Further on, in 1998 India tested five nuclear devices, and three weeks later, Pakistan responded by carrying out similar nuclear tests. In 1999 the tensions mounted over Kargil (a mountainous range). To diffuse tensions the Indian prime minister made a historic bus trip from New Delhi to the Pakistani border in February 1999, the prime ministers of both countries signed the Lahore Declaration in which they vowed, among other things, to renew talks on Kashmir and to alert each other of further arms.

Hence, out of the three wars that both countries have fought - 1947, 1965 and 1971 -, together with the dilemma of the Cold War – Communism versus Capitalism - and the clashes in 1999; Kashmir has turned into the perfect arena where each national identity is defined and the “other” discourse strengthens from the stereotyped speech of each side.

Heritage of the Conflict

The people of Kashmir have seen their livelihoods destroyed along with the fabric of their societies. Tourism, upon which so many Kashmiris depended as a source of income, came to a total halt several years ago. Indigenous cottage industries, such as carpet weaving, embroidery, paper Mache and tailoring have also shrunk to a fraction of what it was in 1988, while agricultural activity has been greatly reduced under the impact of the conflict.

The Kashmiris of the Valley and southern Kashmir have seen the greatest economic dislocation, but the Buddhist of Ladakh are also seeing the erosion of their living standards as a result of reduction of trade with other parts of Kashmir and reduced levels of tourism. Both countries have engaged in an arms race, which India has been better able to withstand. India has spent 2% of GDP on military expenditure, while Pakistan has spent 5% of its GDP, which is one-eighth the size of India’s. In budgetary terms, Pakistan spends 30% of it’s a budget on military expenditure and a similar amount on servicing foreign debt, while India spends about 15% on military expenditure and about 20% on debt servicing.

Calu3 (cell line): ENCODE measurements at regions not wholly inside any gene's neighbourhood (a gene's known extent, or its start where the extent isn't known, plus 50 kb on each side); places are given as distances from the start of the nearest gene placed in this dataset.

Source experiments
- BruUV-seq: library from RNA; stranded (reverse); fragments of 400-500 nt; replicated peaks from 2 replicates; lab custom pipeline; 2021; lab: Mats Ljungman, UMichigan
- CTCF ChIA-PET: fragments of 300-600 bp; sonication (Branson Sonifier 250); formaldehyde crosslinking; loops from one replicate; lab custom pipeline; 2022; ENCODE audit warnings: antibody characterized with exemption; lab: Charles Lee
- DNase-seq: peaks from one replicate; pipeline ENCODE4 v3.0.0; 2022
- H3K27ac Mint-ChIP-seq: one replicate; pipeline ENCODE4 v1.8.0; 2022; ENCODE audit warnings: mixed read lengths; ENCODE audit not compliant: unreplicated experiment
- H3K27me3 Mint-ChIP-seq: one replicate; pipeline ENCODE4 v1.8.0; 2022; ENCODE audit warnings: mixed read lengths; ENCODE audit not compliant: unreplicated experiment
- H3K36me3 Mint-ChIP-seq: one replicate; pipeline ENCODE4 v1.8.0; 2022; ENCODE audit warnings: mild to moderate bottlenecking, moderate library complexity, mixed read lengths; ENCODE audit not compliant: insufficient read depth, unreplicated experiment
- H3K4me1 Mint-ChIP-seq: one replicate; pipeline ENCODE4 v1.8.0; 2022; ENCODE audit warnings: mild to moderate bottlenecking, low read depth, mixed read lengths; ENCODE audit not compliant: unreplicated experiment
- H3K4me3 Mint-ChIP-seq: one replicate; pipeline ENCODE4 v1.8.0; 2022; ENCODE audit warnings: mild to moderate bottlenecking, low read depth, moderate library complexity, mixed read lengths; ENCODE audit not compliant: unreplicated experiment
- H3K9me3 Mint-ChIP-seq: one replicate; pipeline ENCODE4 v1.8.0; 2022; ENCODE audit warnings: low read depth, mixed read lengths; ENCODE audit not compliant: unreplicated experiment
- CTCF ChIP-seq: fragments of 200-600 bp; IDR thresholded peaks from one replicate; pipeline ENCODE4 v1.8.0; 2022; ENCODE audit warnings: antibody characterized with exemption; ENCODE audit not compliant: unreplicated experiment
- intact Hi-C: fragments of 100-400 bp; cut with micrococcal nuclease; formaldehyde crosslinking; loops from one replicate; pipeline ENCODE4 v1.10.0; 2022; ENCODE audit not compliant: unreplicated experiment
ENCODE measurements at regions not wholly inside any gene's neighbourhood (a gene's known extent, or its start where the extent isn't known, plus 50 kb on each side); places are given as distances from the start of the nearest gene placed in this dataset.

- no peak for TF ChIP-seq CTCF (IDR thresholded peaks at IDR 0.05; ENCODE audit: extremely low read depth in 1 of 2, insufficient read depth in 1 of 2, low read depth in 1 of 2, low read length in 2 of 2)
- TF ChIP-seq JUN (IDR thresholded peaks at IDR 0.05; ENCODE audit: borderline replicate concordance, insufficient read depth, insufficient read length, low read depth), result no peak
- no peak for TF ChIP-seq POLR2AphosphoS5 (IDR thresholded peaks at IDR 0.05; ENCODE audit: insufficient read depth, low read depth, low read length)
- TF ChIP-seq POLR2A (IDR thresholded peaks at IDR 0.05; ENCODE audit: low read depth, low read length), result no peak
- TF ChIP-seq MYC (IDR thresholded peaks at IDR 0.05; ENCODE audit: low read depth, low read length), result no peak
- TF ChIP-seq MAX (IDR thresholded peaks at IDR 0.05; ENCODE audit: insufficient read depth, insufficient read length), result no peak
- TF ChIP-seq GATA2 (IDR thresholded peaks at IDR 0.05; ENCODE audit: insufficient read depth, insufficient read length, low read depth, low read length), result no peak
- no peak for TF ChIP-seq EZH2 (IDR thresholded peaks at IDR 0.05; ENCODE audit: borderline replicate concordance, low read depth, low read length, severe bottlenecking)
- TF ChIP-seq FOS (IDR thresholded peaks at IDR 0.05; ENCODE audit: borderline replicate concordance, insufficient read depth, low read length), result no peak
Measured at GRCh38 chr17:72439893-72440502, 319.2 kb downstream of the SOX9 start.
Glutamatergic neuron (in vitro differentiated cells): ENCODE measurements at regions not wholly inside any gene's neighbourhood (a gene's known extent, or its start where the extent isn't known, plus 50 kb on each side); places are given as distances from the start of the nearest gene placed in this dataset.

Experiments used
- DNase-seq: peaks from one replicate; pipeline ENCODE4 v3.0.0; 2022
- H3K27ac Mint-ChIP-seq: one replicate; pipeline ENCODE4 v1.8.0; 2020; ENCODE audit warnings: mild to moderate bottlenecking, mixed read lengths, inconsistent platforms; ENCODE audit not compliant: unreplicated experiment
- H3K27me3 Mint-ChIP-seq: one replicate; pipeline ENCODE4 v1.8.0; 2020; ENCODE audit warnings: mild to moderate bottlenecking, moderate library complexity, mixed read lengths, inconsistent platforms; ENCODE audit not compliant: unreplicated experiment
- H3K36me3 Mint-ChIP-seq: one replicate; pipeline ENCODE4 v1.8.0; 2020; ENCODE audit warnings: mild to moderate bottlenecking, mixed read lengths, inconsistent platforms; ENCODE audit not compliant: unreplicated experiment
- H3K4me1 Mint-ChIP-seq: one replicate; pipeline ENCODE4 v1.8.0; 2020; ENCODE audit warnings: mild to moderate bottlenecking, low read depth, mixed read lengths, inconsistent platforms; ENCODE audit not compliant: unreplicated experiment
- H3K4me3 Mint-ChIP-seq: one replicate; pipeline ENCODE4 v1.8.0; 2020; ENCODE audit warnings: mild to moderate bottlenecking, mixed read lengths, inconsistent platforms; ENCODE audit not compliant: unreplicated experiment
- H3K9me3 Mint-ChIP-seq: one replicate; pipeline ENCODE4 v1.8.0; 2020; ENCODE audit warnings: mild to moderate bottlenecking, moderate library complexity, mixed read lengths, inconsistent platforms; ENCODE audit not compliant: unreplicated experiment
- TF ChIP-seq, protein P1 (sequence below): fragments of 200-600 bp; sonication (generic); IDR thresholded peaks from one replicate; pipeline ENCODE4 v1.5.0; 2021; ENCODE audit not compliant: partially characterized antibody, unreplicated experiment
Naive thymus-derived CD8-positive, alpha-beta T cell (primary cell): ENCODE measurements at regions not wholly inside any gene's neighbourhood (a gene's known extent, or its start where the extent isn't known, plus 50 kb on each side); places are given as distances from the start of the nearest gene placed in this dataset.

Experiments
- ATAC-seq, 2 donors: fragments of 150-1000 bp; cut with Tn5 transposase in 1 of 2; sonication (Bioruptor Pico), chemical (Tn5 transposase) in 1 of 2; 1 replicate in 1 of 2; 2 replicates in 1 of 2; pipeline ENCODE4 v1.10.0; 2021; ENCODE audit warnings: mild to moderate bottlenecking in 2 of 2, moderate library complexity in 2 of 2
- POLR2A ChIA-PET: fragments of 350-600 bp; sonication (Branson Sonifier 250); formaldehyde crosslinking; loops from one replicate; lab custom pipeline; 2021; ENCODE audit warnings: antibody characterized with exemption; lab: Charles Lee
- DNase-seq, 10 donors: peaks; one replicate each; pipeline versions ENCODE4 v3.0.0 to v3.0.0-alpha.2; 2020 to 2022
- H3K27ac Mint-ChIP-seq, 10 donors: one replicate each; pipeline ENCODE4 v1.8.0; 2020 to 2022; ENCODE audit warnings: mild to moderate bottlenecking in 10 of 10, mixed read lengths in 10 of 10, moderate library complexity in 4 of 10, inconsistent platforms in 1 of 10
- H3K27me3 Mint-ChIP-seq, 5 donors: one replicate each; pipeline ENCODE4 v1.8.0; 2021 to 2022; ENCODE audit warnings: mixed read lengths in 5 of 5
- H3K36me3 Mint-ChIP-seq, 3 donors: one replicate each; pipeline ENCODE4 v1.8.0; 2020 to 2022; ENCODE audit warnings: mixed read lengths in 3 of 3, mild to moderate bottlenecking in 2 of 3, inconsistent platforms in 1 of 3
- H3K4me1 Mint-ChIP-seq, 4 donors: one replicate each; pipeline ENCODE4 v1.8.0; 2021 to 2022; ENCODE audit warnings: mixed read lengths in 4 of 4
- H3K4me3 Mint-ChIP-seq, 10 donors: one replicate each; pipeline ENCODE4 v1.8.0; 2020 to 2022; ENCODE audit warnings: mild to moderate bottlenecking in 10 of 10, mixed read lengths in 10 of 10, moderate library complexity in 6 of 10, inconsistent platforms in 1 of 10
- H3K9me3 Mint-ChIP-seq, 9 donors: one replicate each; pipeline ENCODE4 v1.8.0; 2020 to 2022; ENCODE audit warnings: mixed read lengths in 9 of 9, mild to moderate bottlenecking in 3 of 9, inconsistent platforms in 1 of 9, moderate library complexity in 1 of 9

Hence, although the living conditions of the population in Kashmir is appalling this is not a major consideration for the respective governments in looking for ways to resolve the conflict.. They are rather interested by their power relations. For Pakistan, issues of national vision, identity and religion all crystallize in Kashmir. The loss of Kashmir would have an incalculable effect on Pakistan, both in societal and political terms. For India, there is the fear that the loss of Kashmir would provide an impetus for the secession of other disgruntled ethnic groups. This is a key reason why both countries have been unable to find a way out of their common problem.

Consequently, if the purpose is to find a feasible way to reduce the tensions between the countries and the violence in the region the role of the civil society is not just determinant but imperative. Top-down initiatives have shown to be ineffective due to the lack of political commitment of each side. For this reason it is necessary the creation of conflict transformation proposals which call for cultural understanding and acceptance. The purpose is to call upon the human side of the confronting sides and bring them together so a social interaction is possible by peaceful meanings and consequently it is possible to overrule the militaristic positions of the political powers with inter-cultural dialogue approaches.


Sadly, alarmingly, endlessly, there is trouble in paradise. The valley of Kashmir, once exalted for the lotus blooms in its lakes and the yellow tapestry of its mustard fields, has become a valley of despair — a place haunted by senseless murder and hideous torture, wherever the famously sweet winds blow. Barry Bearak, New York Times, 12 August, 1999.

More than fifty years since the independence of India and Pakistan have passed and still the relations between these two countries are defined by the conflict in Kashmir.


  • The authors of the file are Biviana Buitrago, Sameena Imtiaz and Gillian Wilcox. Sameena imtiaz is the executive director of PEACE (Peace Education and development Foundation) in Islamabad. Gillian Wilcox is currently working in southern Sudan as a coordinator of the Operation Lifeline Sudan (OLS) consortium programs.